What to do?
Your boss conducts terrible meetings. You can put up with it.
Or, you could try:
1) Start with praise, such as: “I know you work hard. And I have an idea that would help you get more done.”
2) Offer to help with some small part of a meeting that would make the process more effective.
3) Leave a book on effective meetings on your desk.
4) Give your boss a book on effective meetings as a gift.
5) Conversationally (such as during lunch) mention that you read an article about meetings that told about a “really great” technique for . . . . (something such as preparing an agenda, or making decisions, or etc.)
6) Confront your boss directly with an idea, such as, “I think our meetings would take less time if we had an agenda.”
7) Offer to prepare the agenda for a meeting. As part of this task, ask your boss questions such as, “What is your goal for the meeting?” or “What result do you want to have at the end?” Then ask other questions such as, “What do you think is the best way to accomplish that result?”.
8) Ask your boss to use a facilitator for a meeting.
9) Ask your boss to send everyone to a workshop on holding effective meetings (because everyone else needs it). And of course, your boss should attend, just to find out what everyone else will be learning.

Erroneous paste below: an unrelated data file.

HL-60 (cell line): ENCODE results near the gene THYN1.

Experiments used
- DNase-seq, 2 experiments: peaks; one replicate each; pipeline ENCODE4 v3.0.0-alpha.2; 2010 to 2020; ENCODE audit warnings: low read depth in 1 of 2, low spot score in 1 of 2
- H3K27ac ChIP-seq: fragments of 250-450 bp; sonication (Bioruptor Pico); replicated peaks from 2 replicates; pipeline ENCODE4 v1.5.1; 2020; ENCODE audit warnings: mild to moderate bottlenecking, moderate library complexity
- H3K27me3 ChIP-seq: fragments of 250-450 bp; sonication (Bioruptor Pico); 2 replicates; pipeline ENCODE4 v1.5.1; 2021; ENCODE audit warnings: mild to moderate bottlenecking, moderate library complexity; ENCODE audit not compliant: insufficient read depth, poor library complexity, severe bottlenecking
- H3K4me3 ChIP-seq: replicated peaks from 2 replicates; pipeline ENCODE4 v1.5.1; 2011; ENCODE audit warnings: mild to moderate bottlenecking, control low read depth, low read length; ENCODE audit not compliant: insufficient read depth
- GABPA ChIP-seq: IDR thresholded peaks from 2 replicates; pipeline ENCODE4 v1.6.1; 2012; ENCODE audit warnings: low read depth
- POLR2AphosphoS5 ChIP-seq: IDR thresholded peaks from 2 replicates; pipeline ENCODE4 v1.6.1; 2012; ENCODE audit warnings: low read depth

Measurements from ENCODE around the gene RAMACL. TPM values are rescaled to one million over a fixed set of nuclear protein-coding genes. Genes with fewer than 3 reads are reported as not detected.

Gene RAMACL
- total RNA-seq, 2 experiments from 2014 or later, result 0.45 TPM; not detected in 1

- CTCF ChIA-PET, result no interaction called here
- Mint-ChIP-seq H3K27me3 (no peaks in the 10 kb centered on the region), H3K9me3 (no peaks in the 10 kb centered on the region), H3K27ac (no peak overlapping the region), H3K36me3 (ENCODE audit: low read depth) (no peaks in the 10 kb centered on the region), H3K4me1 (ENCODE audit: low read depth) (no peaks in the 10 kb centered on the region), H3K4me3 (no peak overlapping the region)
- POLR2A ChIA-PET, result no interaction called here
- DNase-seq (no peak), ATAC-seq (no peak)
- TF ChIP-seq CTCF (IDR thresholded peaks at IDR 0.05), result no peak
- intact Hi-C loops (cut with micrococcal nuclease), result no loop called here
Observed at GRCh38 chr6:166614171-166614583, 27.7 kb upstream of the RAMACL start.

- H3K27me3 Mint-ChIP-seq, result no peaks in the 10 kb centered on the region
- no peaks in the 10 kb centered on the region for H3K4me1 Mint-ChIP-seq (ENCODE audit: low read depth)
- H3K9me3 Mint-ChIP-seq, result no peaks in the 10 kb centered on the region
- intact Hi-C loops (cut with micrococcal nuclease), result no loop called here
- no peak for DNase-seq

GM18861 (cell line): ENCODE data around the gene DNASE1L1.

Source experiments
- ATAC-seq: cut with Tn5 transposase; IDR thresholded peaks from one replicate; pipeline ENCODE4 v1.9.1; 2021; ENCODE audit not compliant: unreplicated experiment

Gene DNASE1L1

10) Wait until your boss complains about bad meetings. Then ask gentle guiding questions such as, “What makes you upset with that?” Perhaps, such questions can lead your boss to accepting a new idea.
11) Complain about someone else’s meeting. For example, you could say, “Wow, what a waste to time. No agenda and no one know what to do. We just sat around and talked about everything except anything that mattered.” – – Caution. This can backfire if the boss reacts by defending the other person.
If none of these ideas work, then you might consider:
12) Wait until your boss retires, moves on, or quits.
13) Ask for a transfer to a different department (to enrich your career, for example).
Bonus: Have a question about meetings? Send it from my web site.